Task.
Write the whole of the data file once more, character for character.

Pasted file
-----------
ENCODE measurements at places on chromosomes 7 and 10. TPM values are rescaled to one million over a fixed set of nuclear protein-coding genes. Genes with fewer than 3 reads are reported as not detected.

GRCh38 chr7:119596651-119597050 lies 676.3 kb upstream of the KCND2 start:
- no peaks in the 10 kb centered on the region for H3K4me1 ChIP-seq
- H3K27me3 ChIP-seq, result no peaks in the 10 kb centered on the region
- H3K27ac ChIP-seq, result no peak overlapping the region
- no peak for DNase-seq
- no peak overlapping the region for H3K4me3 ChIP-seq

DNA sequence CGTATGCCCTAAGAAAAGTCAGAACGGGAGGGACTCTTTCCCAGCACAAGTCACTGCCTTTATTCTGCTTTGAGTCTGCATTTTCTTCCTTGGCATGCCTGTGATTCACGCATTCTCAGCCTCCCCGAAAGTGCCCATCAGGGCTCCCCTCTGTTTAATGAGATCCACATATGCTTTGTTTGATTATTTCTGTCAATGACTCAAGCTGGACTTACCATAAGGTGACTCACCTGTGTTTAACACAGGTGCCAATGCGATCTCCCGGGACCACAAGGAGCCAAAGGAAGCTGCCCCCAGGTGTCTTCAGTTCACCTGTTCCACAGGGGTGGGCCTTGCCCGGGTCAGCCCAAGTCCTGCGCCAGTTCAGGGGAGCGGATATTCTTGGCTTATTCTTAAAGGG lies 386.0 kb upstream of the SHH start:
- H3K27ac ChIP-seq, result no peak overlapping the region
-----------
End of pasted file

ENCODE measurements at places on chromosomes 7 and 10. TPM values are rescaled to one million over a fixed set of nuclear protein-coding genes. Genes with fewer than 3 reads are reported as not detected.

GRCh38 chr7:119596651-119597050 lies 676.3 kb upstream of the KCND2 start:
- no peaks in the 10 kb centered on the region for H3K4me1 ChIP-seq
- H3K27me3 ChIP-seq, result no peaks in the 10 kb centered on the region
- H3K27ac ChIP-seq, result no peak overlapping the region
- no peak for DNase-seq
- no peak overlapping the region for H3K4me3 ChIP-seq

DNA sequence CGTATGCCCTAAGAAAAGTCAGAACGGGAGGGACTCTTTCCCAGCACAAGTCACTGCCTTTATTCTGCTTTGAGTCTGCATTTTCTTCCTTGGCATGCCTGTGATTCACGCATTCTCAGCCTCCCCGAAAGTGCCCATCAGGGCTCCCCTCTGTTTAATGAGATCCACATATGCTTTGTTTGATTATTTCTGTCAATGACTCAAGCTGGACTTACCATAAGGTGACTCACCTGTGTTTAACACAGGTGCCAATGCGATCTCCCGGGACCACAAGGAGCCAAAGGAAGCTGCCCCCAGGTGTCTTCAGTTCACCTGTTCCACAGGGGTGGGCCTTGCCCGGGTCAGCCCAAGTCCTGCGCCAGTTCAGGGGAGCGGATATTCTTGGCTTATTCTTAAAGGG lies 386.0 kb upstream of the SHH start:
- H3K27ac ChIP-seq, result no peak overlapping the region